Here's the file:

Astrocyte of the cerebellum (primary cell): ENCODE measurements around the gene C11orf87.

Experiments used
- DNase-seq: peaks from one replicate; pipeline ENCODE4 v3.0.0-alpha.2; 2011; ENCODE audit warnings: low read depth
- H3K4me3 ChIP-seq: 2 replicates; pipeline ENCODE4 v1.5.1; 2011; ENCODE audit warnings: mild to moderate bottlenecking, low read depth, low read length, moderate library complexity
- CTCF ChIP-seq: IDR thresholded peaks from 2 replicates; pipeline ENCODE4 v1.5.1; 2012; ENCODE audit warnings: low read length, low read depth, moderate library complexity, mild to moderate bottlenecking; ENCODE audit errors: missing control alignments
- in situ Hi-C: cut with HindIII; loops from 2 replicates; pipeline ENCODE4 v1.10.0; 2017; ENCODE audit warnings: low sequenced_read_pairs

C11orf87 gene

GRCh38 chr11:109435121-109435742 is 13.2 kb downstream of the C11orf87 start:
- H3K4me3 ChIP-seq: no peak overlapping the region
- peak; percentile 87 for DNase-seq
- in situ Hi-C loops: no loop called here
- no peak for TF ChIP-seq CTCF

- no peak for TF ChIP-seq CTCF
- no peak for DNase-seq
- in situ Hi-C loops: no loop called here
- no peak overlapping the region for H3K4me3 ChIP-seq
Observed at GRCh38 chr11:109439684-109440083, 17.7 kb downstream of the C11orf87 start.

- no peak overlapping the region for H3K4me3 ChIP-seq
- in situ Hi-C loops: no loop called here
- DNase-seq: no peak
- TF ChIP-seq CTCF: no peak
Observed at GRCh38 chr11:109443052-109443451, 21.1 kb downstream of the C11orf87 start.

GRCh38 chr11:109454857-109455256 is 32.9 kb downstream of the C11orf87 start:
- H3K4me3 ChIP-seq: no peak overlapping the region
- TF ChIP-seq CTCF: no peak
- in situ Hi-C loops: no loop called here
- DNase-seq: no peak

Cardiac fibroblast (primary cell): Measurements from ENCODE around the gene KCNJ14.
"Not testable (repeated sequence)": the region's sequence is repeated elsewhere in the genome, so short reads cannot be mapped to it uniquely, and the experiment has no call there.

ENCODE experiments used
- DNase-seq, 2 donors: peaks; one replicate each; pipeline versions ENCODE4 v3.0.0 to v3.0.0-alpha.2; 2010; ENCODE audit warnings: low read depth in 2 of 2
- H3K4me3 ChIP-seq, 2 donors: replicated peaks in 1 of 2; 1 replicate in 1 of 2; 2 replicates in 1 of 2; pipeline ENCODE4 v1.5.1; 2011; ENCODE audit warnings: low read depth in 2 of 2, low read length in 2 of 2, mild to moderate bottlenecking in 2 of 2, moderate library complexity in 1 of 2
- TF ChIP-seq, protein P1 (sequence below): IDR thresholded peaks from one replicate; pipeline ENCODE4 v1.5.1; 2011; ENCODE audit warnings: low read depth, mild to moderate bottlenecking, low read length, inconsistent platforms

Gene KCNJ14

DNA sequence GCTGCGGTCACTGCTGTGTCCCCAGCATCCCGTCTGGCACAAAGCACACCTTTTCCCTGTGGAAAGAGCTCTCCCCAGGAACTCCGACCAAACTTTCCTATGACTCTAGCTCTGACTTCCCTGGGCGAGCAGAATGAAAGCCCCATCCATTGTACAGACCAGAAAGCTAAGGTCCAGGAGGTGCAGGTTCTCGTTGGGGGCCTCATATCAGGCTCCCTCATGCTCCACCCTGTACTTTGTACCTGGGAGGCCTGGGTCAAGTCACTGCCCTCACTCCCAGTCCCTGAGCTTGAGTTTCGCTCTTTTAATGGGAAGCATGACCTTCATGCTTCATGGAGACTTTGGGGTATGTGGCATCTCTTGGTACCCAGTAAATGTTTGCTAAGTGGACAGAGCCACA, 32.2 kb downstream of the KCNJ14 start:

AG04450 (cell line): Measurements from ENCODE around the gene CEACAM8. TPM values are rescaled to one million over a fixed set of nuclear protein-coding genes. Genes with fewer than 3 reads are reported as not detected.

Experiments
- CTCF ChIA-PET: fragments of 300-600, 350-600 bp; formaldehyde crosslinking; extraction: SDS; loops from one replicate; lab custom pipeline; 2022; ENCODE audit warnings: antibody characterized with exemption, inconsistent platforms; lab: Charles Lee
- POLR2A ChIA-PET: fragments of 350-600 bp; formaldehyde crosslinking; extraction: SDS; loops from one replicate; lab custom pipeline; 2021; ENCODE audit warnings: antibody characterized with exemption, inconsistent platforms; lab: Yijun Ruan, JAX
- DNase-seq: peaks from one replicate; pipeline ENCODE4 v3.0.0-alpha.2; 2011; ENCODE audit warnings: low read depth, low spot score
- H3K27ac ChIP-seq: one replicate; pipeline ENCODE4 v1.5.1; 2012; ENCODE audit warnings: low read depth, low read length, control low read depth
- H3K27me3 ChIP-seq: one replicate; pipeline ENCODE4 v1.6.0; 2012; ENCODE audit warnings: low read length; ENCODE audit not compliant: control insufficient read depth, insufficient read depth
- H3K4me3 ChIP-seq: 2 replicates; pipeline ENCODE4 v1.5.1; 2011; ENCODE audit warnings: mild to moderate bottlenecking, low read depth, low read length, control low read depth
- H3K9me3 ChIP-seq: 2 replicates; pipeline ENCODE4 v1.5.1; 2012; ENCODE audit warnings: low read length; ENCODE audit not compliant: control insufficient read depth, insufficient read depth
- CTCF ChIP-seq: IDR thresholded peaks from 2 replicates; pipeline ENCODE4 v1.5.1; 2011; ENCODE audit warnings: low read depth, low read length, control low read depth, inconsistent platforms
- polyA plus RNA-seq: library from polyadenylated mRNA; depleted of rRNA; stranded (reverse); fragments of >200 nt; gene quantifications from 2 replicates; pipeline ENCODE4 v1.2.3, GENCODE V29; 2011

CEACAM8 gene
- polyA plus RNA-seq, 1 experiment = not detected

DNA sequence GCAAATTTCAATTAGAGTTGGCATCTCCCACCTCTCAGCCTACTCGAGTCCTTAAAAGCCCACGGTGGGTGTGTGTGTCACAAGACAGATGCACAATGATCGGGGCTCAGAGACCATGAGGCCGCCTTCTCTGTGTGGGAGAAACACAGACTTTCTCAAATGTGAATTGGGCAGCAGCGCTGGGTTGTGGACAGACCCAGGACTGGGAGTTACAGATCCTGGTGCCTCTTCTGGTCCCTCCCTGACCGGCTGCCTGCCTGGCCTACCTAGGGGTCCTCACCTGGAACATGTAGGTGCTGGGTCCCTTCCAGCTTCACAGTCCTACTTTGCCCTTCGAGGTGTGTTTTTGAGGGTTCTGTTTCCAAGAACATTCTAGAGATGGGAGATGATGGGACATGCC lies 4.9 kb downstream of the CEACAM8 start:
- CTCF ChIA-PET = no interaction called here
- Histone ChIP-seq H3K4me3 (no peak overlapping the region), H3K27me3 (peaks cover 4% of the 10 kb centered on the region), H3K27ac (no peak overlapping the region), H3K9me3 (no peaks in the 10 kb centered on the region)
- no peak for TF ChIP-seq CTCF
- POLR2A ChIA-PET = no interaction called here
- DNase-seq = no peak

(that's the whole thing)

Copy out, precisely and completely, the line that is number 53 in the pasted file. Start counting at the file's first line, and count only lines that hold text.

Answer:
- POLR2A ChIA-PET = no interaction called here